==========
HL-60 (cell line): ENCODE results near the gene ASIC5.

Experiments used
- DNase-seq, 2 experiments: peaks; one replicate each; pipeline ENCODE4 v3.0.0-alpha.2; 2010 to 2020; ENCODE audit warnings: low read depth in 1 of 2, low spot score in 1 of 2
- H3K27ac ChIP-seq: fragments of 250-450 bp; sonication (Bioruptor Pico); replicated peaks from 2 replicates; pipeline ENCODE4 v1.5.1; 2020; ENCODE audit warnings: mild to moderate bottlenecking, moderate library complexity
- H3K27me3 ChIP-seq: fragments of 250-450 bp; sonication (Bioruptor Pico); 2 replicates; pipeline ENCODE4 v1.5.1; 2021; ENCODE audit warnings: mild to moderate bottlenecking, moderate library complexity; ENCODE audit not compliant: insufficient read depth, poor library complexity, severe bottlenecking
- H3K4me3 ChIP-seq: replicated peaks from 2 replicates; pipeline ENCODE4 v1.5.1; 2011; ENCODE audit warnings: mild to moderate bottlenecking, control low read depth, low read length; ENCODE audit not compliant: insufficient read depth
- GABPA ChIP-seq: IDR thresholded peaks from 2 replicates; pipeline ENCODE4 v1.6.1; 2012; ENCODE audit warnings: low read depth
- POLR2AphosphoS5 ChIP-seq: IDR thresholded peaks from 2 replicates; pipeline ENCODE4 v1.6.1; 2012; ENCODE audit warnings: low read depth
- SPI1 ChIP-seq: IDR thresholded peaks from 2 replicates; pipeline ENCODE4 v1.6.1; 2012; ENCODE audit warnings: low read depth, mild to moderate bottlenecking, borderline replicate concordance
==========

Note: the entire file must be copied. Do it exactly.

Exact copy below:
HL-60 (cell line): ENCODE results near the gene ASIC5.

Experiments used
- DNase-seq, 2 experiments: peaks; one replicate each; pipeline ENCODE4 v3.0.0-alpha.2; 2010 to 2020; ENCODE audit warnings: low read depth in 1 of 2, low spot score in 1 of 2
- H3K27ac ChIP-seq: fragments of 250-450 bp; sonication (Bioruptor Pico); replicated peaks from 2 replicates; pipeline ENCODE4 v1.5.1; 2020; ENCODE audit warnings: mild to moderate bottlenecking, moderate library complexity
- H3K27me3 ChIP-seq: fragments of 250-450 bp; sonication (Bioruptor Pico); 2 replicates; pipeline ENCODE4 v1.5.1; 2021; ENCODE audit warnings: mild to moderate bottlenecking, moderate library complexity; ENCODE audit not compliant: insufficient read depth, poor library complexity, severe bottlenecking
- H3K4me3 ChIP-seq: replicated peaks from 2 replicates; pipeline ENCODE4 v1.5.1; 2011; ENCODE audit warnings: mild to moderate bottlenecking, control low read depth, low read length; ENCODE audit not compliant: insufficient read depth
- GABPA ChIP-seq: IDR thresholded peaks from 2 replicates; pipeline ENCODE4 v1.6.1; 2012; ENCODE audit warnings: low read depth
- POLR2AphosphoS5 ChIP-seq: IDR thresholded peaks from 2 replicates; pipeline ENCODE4 v1.6.1; 2012; ENCODE audit warnings: low read depth
- SPI1 ChIP-seq: IDR thresholded peaks from 2 replicates; pipeline ENCODE4 v1.6.1; 2012; ENCODE audit warnings: low read depth, mild to moderate bottlenecking, borderline replicate concordance